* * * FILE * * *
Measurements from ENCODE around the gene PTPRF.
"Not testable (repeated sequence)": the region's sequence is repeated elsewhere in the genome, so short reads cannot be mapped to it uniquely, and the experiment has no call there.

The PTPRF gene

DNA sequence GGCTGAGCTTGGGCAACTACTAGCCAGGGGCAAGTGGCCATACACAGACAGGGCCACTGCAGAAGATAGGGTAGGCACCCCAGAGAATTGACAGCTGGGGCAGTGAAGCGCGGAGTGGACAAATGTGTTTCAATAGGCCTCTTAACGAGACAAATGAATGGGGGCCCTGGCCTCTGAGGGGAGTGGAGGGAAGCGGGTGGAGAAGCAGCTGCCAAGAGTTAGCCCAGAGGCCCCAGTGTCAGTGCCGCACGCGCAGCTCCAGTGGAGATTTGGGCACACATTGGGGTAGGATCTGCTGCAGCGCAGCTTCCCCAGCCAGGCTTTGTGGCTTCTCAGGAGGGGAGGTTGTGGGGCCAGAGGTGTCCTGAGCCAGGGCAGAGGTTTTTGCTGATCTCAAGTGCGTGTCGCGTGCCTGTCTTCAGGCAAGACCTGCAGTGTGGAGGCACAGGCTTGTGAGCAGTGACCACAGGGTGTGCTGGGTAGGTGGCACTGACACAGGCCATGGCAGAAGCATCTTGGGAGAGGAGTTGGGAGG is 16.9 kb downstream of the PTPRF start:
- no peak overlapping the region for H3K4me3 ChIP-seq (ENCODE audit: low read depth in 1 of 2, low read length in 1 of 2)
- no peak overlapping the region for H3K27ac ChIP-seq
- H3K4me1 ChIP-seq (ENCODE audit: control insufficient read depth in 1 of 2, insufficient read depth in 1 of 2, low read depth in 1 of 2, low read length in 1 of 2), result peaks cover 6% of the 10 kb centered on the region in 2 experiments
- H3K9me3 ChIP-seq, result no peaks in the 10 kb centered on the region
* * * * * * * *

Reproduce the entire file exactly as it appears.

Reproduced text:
Measurements from ENCODE around the gene PTPRF.
"Not testable (repeated sequence)": the region's sequence is repeated elsewhere in the genome, so short reads cannot be mapped to it uniquely, and the experiment has no call there.

The PTPRF gene

DNA sequence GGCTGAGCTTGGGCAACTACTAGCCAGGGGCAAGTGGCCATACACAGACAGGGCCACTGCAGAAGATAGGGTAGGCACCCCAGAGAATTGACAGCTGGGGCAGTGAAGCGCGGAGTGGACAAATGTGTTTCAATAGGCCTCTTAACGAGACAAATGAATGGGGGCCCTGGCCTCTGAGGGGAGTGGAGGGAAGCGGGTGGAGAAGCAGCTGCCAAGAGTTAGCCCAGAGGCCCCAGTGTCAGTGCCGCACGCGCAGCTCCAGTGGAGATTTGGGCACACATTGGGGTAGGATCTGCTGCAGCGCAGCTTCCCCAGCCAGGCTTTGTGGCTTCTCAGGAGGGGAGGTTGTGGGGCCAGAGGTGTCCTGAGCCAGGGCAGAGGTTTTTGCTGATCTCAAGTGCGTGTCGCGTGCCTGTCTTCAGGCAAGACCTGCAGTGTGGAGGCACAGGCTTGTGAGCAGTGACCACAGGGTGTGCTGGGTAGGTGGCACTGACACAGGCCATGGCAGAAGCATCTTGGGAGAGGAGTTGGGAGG is 16.9 kb downstream of the PTPRF start:
- no peak overlapping the region for H3K4me3 ChIP-seq (ENCODE audit: low read depth in 1 of 2, low read length in 1 of 2)
- no peak overlapping the region for H3K27ac ChIP-seq
- H3K4me1 ChIP-seq (ENCODE audit: control insufficient read depth in 1 of 2, insufficient read depth in 1 of 2, low read depth in 1 of 2, low read length in 1 of 2), result peaks cover 6% of the 10 kb centered on the region in 2 experiments
- H3K9me3 ChIP-seq, result no peaks in the 10 kb centered on the region